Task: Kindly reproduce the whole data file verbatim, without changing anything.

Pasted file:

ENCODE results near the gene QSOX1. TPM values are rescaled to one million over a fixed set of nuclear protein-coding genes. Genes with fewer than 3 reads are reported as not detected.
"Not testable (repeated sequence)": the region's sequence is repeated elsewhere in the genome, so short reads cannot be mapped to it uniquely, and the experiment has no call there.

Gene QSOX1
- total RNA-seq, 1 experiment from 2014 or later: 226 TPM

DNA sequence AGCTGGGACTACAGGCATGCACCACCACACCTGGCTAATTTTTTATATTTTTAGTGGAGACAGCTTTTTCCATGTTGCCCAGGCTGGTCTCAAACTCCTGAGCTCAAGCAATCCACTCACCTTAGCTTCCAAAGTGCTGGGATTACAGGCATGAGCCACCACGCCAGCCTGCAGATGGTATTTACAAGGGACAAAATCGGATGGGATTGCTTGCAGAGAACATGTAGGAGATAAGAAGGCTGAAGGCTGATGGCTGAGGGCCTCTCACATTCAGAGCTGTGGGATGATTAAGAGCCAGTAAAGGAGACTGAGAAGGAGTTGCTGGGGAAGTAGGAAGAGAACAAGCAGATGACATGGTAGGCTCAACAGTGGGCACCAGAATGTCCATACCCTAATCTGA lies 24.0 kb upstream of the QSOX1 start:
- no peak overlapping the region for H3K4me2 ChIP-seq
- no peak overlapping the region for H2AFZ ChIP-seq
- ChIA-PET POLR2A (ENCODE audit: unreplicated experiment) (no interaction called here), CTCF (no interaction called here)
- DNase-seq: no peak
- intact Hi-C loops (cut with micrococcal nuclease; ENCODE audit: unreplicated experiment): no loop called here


ENCODE results near the gene QSOX1. TPM values are rescaled to one million over a fixed set of nuclear protein-coding genes. Genes with fewer than 3 reads are reported as not detected.
"Not testable (repeated sequence)": the region's sequence is repeated elsewhere in the genome, so short reads cannot be mapped to it uniquely, and the experiment has no call there.

Gene QSOX1
- total RNA-seq, 1 experiment from 2014 or later: 226 TPM

DNA sequence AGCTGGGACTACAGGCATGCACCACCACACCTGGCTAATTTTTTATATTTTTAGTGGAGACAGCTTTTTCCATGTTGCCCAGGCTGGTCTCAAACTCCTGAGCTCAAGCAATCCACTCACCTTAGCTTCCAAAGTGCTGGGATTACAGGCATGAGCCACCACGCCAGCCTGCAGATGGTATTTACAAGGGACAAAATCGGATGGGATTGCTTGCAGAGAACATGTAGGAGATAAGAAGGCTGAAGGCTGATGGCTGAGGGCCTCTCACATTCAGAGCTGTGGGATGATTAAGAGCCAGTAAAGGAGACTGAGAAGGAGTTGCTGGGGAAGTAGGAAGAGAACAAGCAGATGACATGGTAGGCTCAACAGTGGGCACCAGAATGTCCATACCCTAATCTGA lies 24.0 kb upstream of the QSOX1 start:
- no peak overlapping the region for H3K4me2 ChIP-seq
- no peak overlapping the region for H2AFZ ChIP-seq
- ChIA-PET POLR2A (ENCODE audit: unreplicated experiment) (no interaction called here), CTCF (no interaction called here)
- DNase-seq: no peak
- intact Hi-C loops (cut with micrococcal nuclease; ENCODE audit: unreplicated experiment): no loop called here